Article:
The Lowry, a theatre and gallery complex at Salford Quays, Salford, Greater Manchester, England.

The Lowry, a theatre and gallery complex at Salford Quays, Salford, Greater Manchester, England.

I am especially honoured to have provided planning services for the Canadian Museum for Human Rights in Winnipeg, which is the world’s first national museum dedicated to human rights. This is a powerful visitor experience — a story-telling museum that is the most technologically advanced in North America.  The museum has changed the identity of Winnipeg which had a racist reputation because of its treatment of indigenous residents. Today Winnipeg continues to struggle with these issues but identifies as a human rights education city and the repository of the archives of the Truth and Reconciliation Commission. The Canadian Museum for Human Rights is also Canada’s first national museum located outside the National Capital Region — thereby opening the door to national museums being located closer to Canadians, like Pier 21 National Immigration Museum in Halifax which we also worked on.

A U.S. project I am particularly proud of is the Museum of the African Diaspora in San Francisco, a tiny museum created as part of a downtown redevelopment zone in the 1990s. When we started the work, we conducted a lot of community consultations and looked at the history of San Francisco. We learned that the city was the home of The League of Nations, formed in 1919, which was the predecessor of the United Nations. So, there was this important international context, a kind of soft power context. But then we have the tragedy of the city where African American people were marginalized. Many lost their homes due to urban development that created the city tourists like to visit. In the 1990s, few used the word “diaspora” to refer to the spreading of Africans and African culture through the world. In this museum the African diaspora starts with the evolution of humans in Africa and takes visitors to the present. To give you an idea of the power of this place, when you walk in, you look into a mirror with the following question written on it: “When did you discover you are African?” This museum is dedicated to the concept that there is no such thing as race — we’re all human and we all came from Africa.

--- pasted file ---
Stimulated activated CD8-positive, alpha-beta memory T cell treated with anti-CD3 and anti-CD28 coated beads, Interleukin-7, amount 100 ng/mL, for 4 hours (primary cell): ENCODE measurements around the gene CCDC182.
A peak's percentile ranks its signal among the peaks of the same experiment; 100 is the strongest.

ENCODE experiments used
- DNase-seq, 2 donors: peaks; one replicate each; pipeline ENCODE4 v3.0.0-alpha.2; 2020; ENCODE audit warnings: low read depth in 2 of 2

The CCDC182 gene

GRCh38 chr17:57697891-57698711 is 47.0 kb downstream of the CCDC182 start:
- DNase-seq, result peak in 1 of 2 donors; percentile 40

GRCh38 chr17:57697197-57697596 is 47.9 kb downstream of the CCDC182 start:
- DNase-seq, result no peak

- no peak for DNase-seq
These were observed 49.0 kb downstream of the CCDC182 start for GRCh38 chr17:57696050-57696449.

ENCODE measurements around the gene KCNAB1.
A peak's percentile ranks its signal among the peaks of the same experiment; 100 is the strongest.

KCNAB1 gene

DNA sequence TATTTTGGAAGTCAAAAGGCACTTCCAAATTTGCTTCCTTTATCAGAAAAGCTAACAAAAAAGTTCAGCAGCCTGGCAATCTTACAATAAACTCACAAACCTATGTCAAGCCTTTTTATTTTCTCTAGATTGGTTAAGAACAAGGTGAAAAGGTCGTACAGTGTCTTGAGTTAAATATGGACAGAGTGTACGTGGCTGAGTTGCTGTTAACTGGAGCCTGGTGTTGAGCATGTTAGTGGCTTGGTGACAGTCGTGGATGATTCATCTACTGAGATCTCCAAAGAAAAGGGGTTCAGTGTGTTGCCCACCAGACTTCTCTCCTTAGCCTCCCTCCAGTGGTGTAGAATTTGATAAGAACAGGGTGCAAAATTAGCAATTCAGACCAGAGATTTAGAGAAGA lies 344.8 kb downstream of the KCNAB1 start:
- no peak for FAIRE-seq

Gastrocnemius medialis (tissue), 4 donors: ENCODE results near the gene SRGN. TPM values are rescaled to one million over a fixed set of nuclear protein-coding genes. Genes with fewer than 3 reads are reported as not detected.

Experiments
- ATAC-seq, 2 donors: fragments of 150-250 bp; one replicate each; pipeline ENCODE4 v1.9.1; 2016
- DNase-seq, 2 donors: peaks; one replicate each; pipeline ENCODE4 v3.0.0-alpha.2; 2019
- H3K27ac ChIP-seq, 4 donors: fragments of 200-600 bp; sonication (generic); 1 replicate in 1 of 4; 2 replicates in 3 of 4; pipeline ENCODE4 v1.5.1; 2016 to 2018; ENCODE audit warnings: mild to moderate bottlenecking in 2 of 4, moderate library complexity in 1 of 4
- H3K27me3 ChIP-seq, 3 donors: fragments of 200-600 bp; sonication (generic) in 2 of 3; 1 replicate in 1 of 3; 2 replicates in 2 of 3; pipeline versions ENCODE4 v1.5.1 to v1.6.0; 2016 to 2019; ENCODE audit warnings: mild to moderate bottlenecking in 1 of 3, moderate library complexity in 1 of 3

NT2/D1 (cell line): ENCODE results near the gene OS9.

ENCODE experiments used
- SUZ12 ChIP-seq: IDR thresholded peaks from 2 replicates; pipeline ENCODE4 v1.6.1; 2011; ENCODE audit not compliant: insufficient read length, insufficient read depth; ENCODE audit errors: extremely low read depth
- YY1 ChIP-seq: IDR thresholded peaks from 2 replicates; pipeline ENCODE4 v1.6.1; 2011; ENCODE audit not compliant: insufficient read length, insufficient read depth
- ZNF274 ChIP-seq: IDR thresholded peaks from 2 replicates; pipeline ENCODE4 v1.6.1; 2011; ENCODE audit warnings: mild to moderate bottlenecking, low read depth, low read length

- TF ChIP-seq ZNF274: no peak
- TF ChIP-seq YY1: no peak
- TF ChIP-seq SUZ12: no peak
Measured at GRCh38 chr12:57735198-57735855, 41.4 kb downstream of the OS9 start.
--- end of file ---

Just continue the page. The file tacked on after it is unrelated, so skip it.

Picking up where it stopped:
Canadian Museum for Human Rights, Winnipeg, opened in 2014.

Canadian Museum for Human Rights, Winnipeg, opened in 2014, is one of Gail Lord’s great museum planning and strategic achievements.

Construction site of the Canadian Museum for Human Rights. approx. 2013.

Construction site of the Canadian Museum for Human Rights. Gail Lord with Gail Asper, Trustee, Canadian Museum for Human Rights, approx. 2013.

Hua: Can you tell us about how your experience has reflected your vision of the firm you created? Lord Cultural Resources has a multicultural and multilingual work force in the service of your clients who are globally diverse. Your team of consultants speaks 15 languages and you have offices around the world. How do you grow your business while continuing to be one of world’s foremost museum planners? 

Gail: We always believed that if we shared knowledge, we’d gain more knowledge.  Neither Barry nor I had a business background, and if we had MBAs, we probably wouldn’t have started the company because it’s very risky. We didn’t know anything about business. But we love museums and the cultural sector and how it improves human understanding and well-being. Fortunately, there are professionals who share these values and have joined the firm bringing essential skills to museums and culture. Our team includes financial analysts, architects, designers, historians, urban planners, strategists, marketing experts, scientists and writers —each with a cultural focus and experience.  Today the company includes people who have worked with Lord for decades and others who joined just a few months ago. Most consultants in the firm travel extensively, up to 50% of the time, even more. COVID has limited travel and meant working from home. We have used the time to be closer as a team with weekly “huddles” where we all get together to share ideas via Zoom.